Piracy From A Film Student’s Perspective

I was recently asked the question of whether or not I would offer any film I made for free via peer-to-peer or Bittorrent. It didn’t take me long to respond with a resounding “hell no,” and I’ll explain why. Back in the day, I was quite the swashbuckler. When confronted on the issue, I would defend my lecherous ways to the teeth by exclaiming such proverbs as “fuck the man” and “the MPAA are jerk-faces!” If I was feeling particularly rowdy, I would just say something along the lines of “lol butts.” However, things changed for me and I did a 180 on how I view the whole “piracy” issue. This happened as I walked onstage and accepted my fake diploma, along with the germs of the President of Columbia College.

Fuck.

My career IS film.

If you think about it, the movies you see on screen are the result of hundreds of people working their asses off to create an end product that you can enjoy at your leisure. When you get it for free and share that free-ness with others, you’re essentially punching all those people in the nuts and stealing their lunch money. Do I need to give you a worse metaphor? Fine! When you decide to download Wolverine: X-Men Harder instead of paying to see it, you’re killing babies.

The argument that films these days are just too expensive has always been strange to me. When you go out to the bar, you usually blow anywhere from $20-$40 depending on your level of alcoholism. When you go out to eat at a place that isn’t Popeyes or McDonalds, you’ll probably put away somewhere in the ballpark of $10. Sporting events of any kind usually drain you more than a movie ticket’s worth. And what about matinee prices? What about second run theaters?

As I enter into the realm of filmmaking, I can’t help but think about all the people out there who feel it’s their right to watch a movie and never compensate anyone for it. Girl’s gotta eat, folks!

  • Tom

    While I agree with what you are saying, I can't help but point out that some people chalk it up to “try before you buy”, with film, music, and more. The promise is that if they like something, they will pay for it, but I can't help but wonder if they like something, and they already have it for free…. Why would they bother to go back and buy it?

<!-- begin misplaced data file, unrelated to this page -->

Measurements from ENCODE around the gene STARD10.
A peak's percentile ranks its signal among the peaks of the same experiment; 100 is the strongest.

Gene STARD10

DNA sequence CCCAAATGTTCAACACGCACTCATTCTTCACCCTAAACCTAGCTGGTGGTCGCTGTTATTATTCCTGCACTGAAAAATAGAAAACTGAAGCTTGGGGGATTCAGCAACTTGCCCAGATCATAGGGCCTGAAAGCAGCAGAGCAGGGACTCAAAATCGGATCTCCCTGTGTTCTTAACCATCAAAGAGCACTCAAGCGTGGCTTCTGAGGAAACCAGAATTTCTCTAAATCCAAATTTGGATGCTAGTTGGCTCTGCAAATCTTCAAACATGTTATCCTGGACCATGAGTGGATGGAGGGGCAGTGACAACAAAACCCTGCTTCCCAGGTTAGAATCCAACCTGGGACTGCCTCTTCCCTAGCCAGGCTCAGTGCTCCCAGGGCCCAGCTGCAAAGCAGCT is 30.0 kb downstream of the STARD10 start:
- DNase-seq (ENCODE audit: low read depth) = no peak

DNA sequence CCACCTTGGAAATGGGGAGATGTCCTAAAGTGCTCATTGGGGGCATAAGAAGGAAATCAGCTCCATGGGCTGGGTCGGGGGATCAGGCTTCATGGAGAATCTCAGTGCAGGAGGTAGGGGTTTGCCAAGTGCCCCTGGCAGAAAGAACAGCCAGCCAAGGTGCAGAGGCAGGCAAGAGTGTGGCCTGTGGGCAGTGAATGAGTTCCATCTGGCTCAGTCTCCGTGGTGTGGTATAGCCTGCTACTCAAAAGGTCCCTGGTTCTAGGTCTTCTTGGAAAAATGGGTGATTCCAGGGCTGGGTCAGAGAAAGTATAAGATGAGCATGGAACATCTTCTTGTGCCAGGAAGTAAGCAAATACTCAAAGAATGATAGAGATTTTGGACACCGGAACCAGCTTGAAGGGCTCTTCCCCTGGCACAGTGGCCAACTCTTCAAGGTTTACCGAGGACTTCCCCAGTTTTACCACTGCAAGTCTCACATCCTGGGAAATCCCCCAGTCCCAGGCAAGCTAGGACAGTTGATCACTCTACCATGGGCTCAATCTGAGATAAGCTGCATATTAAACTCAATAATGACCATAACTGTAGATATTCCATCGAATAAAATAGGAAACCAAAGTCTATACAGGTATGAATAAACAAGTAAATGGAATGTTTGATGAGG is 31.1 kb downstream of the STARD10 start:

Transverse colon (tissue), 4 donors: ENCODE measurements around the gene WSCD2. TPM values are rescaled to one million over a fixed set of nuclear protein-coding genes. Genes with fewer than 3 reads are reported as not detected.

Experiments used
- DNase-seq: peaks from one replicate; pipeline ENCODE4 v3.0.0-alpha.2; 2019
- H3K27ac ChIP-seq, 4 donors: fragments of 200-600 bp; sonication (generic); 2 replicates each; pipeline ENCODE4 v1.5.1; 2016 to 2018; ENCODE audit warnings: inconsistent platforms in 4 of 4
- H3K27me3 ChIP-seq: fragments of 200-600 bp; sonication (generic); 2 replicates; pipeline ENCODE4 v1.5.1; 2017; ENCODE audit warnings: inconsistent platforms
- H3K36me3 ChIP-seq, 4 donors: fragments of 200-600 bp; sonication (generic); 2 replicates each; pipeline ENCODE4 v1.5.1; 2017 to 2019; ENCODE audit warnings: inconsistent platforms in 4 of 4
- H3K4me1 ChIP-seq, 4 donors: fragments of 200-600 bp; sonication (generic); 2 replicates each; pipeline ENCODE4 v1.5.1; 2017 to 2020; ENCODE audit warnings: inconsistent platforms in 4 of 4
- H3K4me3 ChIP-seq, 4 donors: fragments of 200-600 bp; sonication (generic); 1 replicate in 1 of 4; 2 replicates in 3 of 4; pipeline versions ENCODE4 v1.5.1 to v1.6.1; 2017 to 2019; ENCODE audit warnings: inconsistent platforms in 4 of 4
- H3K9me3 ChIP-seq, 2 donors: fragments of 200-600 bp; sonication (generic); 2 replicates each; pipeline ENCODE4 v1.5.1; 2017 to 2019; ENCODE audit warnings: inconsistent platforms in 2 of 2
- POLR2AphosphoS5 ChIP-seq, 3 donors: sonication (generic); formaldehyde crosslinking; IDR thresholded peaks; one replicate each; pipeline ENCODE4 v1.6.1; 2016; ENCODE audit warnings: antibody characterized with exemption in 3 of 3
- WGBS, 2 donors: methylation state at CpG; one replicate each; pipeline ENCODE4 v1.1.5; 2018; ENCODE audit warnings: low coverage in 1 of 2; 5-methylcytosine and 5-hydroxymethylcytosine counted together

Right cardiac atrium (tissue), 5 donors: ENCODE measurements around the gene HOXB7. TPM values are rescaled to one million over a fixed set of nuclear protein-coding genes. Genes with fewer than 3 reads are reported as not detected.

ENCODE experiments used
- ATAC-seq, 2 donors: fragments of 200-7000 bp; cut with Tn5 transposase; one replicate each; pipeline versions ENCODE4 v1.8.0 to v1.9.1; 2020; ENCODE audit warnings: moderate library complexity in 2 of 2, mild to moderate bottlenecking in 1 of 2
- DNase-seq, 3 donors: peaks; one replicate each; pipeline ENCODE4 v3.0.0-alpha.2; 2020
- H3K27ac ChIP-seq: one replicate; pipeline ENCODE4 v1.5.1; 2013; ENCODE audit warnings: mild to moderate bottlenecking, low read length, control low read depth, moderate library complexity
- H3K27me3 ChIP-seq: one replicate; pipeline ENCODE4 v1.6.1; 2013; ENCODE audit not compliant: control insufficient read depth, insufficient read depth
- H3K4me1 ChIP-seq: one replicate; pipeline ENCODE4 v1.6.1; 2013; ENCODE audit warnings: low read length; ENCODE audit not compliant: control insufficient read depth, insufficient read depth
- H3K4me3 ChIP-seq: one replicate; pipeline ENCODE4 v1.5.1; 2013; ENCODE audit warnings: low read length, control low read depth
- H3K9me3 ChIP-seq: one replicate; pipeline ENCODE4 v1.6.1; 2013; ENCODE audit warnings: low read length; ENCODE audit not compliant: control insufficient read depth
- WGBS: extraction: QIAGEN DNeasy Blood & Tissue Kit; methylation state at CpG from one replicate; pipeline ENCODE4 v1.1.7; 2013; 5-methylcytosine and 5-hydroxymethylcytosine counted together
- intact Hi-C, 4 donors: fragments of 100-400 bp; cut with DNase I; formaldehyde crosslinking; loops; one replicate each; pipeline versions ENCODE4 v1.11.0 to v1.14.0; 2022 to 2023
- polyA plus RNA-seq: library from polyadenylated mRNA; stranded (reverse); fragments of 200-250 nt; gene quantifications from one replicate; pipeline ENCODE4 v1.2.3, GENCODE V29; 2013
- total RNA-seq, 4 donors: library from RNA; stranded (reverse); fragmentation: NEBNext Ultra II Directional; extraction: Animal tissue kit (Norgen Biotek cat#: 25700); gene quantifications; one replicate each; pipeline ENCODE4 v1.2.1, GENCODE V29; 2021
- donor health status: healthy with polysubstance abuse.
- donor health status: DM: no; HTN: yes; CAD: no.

Thoughts?

  • Tom

    While I agree with what you are saying, I can’t help but point out that some people chalk it up to “try before you buy”, with film, music, and more. The promise is that if they like something, they will pay for it, but I can’t help but wonder if they like something, and they already have it for free…. Why would they bother to go back and buy it?

    Thoughts?

    • With television, I first try to watch the show / episode through legal channels like Hulu, the show’s site or on tv itself. I’ve bought a few episodes here and there on itunes just so I could catch up. But for shows on premium channels like HBO or Showtime, where they don’t have a means for you to get them other than pay for their channels, I resort to swashbuckling. However, Netflix has greatly reduced my need for this since they are now streaming some of their tv box sets on the site, like Weeds, etc.

      I don’t try film before buying, or at least I haven’t in a long time. I pay subscriptions to Neflix and rent movies I know I’m not going to buy. Since I’m going into the film industry, I’ve been very big on supporting the filmmakers by going to their movies when they come out in theaters.

      Music…well…I’ve adopted the try before buying because I’m broke as a joke. I know full well which albums I still need to make official and plan to when I get the chance.

      My two cents. :)

  • With television, I first try to watch the show / episode through legal channels like Hulu, the show's site or on tv itself. I've bought a few episodes here and there on itunes just so I could catch up. But for shows on premium channels like HBO or Showtime, where they don't have a means for you to get them other than pay for their channels, I resort to swashbuckling. However, Netflix has greatly reduced my need for this since they are now streaming some of their tv box sets on the site, like Weeds, etc.

    I don't try film before buying, or at least I haven't in a long time. I pay subscriptions to Neflix and rent movies I know I'm not going to buy. Since I'm going into the film industry, I've been very big on supporting the filmmakers by going to their movies when they come out in theaters.

    Music…well…I've adopted the try before buying because I'm broke as a joke. I know full well which albums I still need to make official and plan to when I get the chance.

    My two cents. :)

  • With television, I first try to watch the show / episode through legal channels like Hulu, the show's site or on tv itself. I've bought a few episodes here and there on itunes just so I could catch up. But for shows on premium channels like HBO or Showtime, where they don't have a means for you to get them other than pay for their channels, I resort to swashbuckling. However, Netflix has greatly reduced my need for this since they are now streaming some of their tv box sets on the site, like Weeds, etc.

    I don't try film before buying, or at least I haven't in a long time. I pay subscriptions to Neflix and rent movies I know I'm not going to buy. Since I'm going into the film industry, I've been very big on supporting the filmmakers by going to their movies when they come out in theaters.

    Music…well…I've adopted the try before buying because I'm broke as a joke. I know full well which albums I still need to make official and plan to when I get the chance.

    My two cents. :)